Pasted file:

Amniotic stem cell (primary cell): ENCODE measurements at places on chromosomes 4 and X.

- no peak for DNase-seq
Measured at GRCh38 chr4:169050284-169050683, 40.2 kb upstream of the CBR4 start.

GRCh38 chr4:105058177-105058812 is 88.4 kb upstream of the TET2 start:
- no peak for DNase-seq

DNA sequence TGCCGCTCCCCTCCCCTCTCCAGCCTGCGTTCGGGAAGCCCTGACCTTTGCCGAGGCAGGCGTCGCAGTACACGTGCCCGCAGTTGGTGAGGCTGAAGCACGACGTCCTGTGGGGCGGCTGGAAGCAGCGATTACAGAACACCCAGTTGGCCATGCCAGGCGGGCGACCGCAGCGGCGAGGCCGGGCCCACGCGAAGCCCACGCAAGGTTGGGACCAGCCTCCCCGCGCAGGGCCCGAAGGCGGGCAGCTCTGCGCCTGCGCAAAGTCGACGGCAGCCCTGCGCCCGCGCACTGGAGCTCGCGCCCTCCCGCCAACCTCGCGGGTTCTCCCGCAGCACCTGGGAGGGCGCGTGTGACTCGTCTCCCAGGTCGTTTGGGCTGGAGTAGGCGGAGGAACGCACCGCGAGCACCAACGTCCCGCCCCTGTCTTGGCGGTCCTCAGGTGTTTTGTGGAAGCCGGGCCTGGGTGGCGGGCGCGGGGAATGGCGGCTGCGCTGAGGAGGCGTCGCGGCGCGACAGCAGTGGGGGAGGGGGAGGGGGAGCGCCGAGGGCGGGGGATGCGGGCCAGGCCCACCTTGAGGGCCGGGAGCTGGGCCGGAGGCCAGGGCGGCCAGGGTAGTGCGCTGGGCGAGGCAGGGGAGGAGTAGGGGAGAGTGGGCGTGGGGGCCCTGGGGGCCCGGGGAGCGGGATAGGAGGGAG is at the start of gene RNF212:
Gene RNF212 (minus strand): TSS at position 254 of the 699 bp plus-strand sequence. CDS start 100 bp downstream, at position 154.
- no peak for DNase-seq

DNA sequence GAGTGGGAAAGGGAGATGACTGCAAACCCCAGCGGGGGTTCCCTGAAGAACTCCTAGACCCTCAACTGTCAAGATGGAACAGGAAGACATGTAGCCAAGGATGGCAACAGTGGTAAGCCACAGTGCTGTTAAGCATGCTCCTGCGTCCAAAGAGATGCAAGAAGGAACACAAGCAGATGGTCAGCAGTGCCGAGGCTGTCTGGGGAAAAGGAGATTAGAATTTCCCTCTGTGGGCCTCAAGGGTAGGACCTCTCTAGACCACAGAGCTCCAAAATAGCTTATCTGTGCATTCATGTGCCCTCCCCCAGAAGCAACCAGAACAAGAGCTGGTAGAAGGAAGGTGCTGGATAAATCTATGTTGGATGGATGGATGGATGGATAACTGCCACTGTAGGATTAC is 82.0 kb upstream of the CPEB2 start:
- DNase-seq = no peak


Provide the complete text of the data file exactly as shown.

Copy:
Amniotic stem cell (primary cell): ENCODE measurements at places on chromosomes 4 and X.

- no peak for DNase-seq
Measured at GRCh38 chr4:169050284-169050683, 40.2 kb upstream of the CBR4 start.

GRCh38 chr4:105058177-105058812 is 88.4 kb upstream of the TET2 start:
- no peak for DNase-seq

DNA sequence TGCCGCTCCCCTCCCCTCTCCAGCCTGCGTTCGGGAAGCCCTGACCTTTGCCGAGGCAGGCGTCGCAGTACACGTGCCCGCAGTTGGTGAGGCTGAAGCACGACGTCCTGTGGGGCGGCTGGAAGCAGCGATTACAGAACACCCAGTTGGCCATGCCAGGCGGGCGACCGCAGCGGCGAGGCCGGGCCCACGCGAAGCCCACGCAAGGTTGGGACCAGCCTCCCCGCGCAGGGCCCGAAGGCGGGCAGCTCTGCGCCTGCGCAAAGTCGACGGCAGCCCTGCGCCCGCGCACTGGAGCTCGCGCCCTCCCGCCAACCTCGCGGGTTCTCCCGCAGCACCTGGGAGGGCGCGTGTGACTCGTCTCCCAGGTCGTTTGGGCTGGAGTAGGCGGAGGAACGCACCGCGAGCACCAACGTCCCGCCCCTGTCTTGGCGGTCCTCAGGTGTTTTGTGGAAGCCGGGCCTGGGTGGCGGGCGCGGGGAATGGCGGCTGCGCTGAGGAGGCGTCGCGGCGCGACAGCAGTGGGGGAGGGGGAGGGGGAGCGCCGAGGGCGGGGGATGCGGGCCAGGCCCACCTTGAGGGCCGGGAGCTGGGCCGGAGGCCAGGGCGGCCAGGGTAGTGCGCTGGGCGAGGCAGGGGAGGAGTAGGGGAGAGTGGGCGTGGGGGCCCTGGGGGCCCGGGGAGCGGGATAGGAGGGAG is at the start of gene RNF212:
Gene RNF212 (minus strand): TSS at position 254 of the 699 bp plus-strand sequence. CDS start 100 bp downstream, at position 154.
- no peak for DNase-seq

DNA sequence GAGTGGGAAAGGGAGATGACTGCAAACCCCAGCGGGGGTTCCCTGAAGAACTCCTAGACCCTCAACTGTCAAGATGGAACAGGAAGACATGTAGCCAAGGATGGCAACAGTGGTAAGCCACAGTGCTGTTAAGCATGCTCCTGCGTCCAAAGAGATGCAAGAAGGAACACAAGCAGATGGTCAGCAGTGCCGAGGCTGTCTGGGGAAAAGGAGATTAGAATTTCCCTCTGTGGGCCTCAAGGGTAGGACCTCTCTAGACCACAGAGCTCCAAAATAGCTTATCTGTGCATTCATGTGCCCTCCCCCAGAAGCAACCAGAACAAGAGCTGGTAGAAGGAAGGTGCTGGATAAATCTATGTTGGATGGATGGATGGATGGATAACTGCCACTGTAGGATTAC is 82.0 kb upstream of the CPEB2 start:
- DNase-seq = no peak